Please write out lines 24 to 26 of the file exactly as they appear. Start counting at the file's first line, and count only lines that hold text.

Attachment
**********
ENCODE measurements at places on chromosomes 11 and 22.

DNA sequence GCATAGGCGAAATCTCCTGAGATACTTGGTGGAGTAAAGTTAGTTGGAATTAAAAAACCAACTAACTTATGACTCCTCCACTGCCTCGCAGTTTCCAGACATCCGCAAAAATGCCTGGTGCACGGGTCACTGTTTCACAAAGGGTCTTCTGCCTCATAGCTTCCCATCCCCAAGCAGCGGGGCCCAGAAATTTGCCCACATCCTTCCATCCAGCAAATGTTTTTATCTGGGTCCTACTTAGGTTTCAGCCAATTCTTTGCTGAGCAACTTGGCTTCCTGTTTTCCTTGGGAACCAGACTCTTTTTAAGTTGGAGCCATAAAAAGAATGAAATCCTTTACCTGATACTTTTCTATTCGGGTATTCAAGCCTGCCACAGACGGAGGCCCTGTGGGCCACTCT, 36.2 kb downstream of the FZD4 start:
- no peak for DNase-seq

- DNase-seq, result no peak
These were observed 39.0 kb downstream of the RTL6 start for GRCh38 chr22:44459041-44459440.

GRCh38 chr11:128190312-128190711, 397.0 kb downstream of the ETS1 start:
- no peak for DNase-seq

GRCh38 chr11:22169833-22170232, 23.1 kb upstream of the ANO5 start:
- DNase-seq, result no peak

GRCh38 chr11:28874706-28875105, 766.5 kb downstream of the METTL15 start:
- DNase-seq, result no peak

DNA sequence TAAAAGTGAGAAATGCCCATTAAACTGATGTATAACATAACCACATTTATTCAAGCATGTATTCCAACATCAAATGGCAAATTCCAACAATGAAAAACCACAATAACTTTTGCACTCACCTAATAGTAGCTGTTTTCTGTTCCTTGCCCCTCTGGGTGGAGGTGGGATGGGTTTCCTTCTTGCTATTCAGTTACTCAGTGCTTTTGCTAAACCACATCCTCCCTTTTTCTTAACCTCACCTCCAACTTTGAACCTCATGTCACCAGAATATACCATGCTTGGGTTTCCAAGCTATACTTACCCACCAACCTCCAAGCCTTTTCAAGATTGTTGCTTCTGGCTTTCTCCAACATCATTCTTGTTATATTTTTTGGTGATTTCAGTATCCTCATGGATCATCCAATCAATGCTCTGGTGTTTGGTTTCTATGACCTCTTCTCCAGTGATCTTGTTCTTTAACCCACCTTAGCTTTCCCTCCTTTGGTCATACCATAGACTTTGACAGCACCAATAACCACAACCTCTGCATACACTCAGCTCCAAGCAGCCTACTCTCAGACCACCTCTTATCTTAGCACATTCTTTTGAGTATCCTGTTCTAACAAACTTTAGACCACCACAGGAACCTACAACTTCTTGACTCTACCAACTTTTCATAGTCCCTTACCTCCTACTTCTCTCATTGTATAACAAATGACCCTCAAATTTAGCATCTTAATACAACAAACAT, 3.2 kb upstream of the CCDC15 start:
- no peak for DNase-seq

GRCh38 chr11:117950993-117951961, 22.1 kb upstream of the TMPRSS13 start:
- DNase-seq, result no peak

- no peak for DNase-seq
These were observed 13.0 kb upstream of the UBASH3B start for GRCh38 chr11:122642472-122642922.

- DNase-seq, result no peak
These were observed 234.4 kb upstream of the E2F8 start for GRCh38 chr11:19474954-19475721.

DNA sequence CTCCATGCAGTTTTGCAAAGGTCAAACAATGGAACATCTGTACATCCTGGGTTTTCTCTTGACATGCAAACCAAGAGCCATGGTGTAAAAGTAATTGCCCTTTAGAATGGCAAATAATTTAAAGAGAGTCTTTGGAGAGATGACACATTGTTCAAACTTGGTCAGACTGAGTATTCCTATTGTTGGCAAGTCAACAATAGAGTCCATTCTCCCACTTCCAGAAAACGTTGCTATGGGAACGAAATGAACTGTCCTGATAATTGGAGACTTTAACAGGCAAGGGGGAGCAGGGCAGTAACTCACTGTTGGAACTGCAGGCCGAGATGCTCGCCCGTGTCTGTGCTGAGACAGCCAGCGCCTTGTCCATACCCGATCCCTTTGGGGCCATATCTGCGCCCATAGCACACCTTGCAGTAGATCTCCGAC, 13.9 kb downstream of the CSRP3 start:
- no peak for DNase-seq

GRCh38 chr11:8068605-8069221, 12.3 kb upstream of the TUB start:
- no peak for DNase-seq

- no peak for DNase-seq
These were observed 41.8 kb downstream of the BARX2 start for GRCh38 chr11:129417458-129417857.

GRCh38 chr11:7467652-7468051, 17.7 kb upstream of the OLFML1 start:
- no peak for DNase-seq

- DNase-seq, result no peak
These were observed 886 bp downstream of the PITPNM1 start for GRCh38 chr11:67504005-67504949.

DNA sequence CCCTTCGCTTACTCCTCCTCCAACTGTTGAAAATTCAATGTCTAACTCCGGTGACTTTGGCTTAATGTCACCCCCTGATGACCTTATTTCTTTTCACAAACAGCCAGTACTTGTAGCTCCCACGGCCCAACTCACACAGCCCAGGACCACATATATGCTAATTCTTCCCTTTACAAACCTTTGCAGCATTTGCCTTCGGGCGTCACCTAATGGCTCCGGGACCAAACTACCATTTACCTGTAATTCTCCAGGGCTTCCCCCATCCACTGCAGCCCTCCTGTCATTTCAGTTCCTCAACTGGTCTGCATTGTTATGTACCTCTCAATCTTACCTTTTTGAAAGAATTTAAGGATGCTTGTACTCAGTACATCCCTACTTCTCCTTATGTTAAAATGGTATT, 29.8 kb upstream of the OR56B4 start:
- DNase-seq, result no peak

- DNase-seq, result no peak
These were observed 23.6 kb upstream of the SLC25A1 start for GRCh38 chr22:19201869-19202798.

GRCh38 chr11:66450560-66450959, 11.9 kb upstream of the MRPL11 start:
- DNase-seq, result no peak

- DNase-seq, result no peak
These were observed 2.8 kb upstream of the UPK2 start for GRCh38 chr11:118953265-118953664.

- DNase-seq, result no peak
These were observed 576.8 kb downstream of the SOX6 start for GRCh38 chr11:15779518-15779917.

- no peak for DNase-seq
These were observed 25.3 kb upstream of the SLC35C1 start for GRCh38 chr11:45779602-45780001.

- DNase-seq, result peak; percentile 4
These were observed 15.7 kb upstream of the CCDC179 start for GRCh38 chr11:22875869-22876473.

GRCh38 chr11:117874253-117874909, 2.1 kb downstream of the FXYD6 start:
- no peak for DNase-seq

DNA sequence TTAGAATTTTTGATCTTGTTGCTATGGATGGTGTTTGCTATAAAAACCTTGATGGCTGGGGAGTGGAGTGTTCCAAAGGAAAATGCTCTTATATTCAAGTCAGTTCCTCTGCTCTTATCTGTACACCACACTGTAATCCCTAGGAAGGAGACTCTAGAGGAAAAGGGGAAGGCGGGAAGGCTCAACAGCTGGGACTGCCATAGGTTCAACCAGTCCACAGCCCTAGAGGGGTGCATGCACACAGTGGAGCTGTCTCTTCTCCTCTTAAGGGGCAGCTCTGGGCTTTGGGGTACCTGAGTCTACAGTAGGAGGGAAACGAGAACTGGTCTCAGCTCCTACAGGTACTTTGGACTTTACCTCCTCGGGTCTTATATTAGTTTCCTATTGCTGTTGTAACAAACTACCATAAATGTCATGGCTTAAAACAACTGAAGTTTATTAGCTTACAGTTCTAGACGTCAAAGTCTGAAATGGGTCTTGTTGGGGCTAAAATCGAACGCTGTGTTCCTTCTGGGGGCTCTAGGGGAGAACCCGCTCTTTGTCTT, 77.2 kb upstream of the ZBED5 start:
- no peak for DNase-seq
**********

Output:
- no peak for DNase-seq
These were observed 41.8 kb downstream of the BARX2 start for GRCh38 chr11:129417458-129417857.

GRCh38 chr11:7467652-7468051, 17.7 kb upstream of the OLFML1 start: